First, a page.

I can’t remember how it came up, but this past Shabbos my wife mentioned something about the Midrash that tells the story of R’ Akiva’s audience falling asleep in the middle of his derasha. R’ Akiva woke them up with a question: Why is it that Esther ruled over 127 provinces? Because Sarah Imeinu lived 127 years. Meforshim explain that R’ Akiva was making the point that if every year of Sarah’s life added a country to Esther’s kingdom, by that token every month added a province, every day a city, every minute a street, etc. Avraham and Sarah were “ba’im ba’yamim,” they were able to bring every day of their lives to the table and show accomplishment. Their avodah was like daf yomi – never miss a day, never miss a daf. Esther was able to reap the rewards of that consistency. Think of what would have been lost if Sarah would have wasted even a few minutes of precious time! So falling asleep in the middle of a derasha and missing even a few moments of Torah is not a good idea.
I don’t think it’s coincidence that R’ Akiva is the one to make this point. The Yismach Moshe (in P’ Beshalach and P’ VaYakhel) writes that R’ Akiva glorified Torah sheb’ksav (this is probably a shock to those of you who learn R’ Tzadok and are used to R’ Akiva being portrayed as the personification of Torah sheb’al peh). The gemara (Menachos 29) tells us that R’ Akiva was able to darshen even the tagim on the tops of letters– every mark in Torah sheb’ksav, evey drop of ink on the parchment, R’ Akiva squeezed meaning out of. Everything in halacha has its roots in the written word. The irony of that gemara is that Moshe Rabeinu, the deliverer of Torah sheb’ksav to us, witnesses the genius of R’ Akiva and is comforted only by the fact that R’ Akiva is reduced finally to acknowledging something as a halacha l’Moshe m’Sinai, a law that has no textual basis. Moshe Rabeinu was jealous because R’ Akiva was beating him at his own game – torah sheb’ksav! We all know that a sefer Torah that is missing even a single letter is pasul. You can’t write a sentence here, a sentence there, jump around, leave blanks, etc. – a sefer must be written letter by letter, word by word, from beginning to end. Sarah Imeinu was a living sefer Torah. A lost moment in her life would be just like a tag missing on top of a letter. Who better than R’ Akiva, a man capable of darshening every dot, to warn us of the catastrophic danger of such a circumstance?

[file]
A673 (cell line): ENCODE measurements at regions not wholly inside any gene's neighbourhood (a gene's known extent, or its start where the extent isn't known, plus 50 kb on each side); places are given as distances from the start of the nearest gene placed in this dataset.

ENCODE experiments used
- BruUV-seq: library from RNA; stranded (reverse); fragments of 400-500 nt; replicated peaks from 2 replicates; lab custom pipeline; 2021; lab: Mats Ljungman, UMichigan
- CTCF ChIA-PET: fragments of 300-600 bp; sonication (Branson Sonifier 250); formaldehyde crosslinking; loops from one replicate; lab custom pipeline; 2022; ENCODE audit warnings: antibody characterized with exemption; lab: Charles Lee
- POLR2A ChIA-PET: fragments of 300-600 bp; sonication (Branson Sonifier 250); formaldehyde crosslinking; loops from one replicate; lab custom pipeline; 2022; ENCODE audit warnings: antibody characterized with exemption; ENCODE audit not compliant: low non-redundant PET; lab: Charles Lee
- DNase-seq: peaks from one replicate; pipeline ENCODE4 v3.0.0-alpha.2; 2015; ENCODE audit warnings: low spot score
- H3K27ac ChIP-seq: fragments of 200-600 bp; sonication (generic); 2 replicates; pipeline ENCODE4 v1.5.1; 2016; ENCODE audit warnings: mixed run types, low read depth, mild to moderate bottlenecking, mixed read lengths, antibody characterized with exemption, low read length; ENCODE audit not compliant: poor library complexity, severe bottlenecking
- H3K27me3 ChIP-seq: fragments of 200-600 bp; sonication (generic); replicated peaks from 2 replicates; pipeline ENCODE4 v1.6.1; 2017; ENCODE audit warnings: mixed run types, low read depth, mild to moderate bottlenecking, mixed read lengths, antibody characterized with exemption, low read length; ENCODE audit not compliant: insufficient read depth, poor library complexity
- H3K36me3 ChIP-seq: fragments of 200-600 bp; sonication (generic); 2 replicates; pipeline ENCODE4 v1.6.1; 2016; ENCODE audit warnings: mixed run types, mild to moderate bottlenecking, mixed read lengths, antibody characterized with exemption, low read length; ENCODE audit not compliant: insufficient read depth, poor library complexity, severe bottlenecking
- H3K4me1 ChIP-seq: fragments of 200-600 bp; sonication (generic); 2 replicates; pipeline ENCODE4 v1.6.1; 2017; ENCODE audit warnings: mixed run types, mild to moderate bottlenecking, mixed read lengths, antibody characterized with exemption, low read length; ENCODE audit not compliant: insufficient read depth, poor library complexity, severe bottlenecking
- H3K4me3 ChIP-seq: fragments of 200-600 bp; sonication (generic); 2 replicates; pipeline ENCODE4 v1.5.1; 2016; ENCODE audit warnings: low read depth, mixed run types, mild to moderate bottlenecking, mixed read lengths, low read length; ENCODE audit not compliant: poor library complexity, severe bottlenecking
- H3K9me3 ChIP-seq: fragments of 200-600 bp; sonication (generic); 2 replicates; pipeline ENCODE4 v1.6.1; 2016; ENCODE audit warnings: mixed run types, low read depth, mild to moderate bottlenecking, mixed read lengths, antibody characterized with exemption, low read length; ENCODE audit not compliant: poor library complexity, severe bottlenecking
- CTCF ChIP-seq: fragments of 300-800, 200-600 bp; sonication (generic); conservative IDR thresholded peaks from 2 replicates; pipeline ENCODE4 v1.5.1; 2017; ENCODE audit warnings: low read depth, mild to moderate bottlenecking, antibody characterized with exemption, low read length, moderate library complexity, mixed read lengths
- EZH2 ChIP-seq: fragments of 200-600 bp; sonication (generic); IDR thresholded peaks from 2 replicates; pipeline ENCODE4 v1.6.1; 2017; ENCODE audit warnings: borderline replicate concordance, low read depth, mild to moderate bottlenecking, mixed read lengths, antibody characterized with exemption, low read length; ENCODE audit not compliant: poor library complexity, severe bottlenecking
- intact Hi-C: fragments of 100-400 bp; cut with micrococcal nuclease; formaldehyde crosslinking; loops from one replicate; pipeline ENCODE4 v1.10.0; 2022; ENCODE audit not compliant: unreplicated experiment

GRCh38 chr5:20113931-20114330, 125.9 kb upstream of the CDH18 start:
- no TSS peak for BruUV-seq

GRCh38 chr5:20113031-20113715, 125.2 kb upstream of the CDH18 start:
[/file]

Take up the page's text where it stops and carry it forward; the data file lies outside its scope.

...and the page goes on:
This is all past history, however, as the avodah of Nisan and Pesach is completely different. Pesach is about dilug, jumping. So you missed Brachos and Shabbos and already have missed a few blatt of Eiruvin – so what? Jump in! Klal Yisrael is at the lowest of low points of ruchniyus, the spiritual life has been squeezed out of them by Mitzrayim – so what? In a second they are pulled to the heights of geulah.
Parshas haChodesh is really a very strange name for the maftir of this past Shabbos, as there are maybe 2 or 3 pesukim that talk about the mitzvah of declaring rosh chodesh and the entire rest of the parsha focused on the laws of korban pesach. Why don’t we call it parshas hapesach? Why do we even mix in the laws of rosh chodesh here? Shem m’Shmuel answers that the Torah is introducing a shift in perspective. When your avodah is “ba ba’yamim,” to make every day and every moment count, it means time is your master; every moment demands attention. The message of parshas hachodesh is aderaba, you are the master over time. “Hachodesh hazeh lachem” – time is yours. That is not to say you should go ahead and waste it – time is a valuable resource! But it’s not an irreplaceable commodity. You *can* make up for lost time. If not for that ability to leap forward over missed deadlines and lost opportunities, to start afresh from this moment, a korban pesach and a chag hapesach would be impossible.